Blood tests are done for different reasons. They can check your general health, or look for particular substances in your blood.
How are they done?
The blood is usually taken from a vein, generally in your arm at the elbow. A vein is one of the blood vessels that carry the blood to the heart.
To take the blood easily, you’ll need to have a tight band put around your arm called a tourniquet. A small needle is then inserted into your vein. Attached to the needle is either a small blood bottle about the size of an adult's finger (that draws the blood off under a low pressure), or a syringe (that has a plunger that’s pulled back to take the blood). At least 20 minutes before the blood test, some cream can be put on the area. This acts like a local anaesthetic and helps stop the blood test hurting. If you don’t have any cream, the needle feels a bit like a sting when it goes in. Once the sample has been taken, the needle is removed and the tourniquet is taken off.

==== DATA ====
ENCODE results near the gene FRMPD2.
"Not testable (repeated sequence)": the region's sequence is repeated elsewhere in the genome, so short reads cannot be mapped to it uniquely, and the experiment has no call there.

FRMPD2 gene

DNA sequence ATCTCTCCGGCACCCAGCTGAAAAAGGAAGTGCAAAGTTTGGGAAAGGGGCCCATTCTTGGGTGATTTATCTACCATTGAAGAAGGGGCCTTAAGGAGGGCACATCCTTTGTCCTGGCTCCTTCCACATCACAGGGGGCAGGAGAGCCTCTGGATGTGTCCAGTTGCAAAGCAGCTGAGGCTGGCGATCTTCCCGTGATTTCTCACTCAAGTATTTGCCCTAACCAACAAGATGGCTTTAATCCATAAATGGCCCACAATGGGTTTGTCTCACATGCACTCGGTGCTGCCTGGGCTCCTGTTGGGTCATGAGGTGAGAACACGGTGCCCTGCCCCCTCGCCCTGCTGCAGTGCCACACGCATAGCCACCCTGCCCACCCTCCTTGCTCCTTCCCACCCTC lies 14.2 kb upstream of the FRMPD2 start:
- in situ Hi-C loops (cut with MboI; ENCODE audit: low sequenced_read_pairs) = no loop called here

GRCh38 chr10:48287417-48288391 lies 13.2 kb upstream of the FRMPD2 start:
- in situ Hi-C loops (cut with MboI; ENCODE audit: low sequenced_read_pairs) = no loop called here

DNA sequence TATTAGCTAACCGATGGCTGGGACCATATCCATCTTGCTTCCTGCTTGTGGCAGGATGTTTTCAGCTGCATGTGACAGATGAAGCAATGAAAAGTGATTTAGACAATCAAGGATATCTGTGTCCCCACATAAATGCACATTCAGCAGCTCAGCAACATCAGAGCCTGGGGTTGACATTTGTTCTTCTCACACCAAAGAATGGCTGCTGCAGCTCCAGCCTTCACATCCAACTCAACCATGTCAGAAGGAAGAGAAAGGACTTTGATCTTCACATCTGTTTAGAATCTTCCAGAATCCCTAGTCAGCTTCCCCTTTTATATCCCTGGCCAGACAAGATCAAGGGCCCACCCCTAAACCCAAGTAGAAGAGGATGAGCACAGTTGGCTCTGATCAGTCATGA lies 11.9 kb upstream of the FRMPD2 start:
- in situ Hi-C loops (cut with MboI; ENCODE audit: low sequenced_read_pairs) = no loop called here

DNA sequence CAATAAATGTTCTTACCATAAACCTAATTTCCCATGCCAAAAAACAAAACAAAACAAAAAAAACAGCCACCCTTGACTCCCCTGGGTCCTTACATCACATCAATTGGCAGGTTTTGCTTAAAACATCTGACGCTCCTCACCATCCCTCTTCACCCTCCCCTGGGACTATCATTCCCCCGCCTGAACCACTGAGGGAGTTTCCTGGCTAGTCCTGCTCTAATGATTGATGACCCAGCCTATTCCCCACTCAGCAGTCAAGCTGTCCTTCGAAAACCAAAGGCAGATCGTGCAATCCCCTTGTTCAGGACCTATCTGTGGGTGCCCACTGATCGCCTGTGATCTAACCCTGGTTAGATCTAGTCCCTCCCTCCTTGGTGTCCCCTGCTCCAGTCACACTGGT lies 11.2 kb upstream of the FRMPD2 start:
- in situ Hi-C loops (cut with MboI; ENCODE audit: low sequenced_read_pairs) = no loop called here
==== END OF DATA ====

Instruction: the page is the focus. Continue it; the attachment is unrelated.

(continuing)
A lot of people don’t like to see needles, or worry about seeing blood being taken and can feel faint. You’ll be sitting down when you have the blood test, but if you do feel faint just tell the person who’s taking your blood.
A piece of cotton wool is put over the skin where the blood was taken and you’ll be asked to press on it for a short time (about one minute). Then a plaster will be put on.
Why are they done?
Blood tests are done for lots of different reasons, including:
full blood counts (FBCs), which measure the number of red blood cells, white blood cells and platelets
liver function tests
tumour markers, where certain chemicals are released into your bloodstream - these can be measured to help diagnose a cancer and keep a check on how you’re responding to treatment.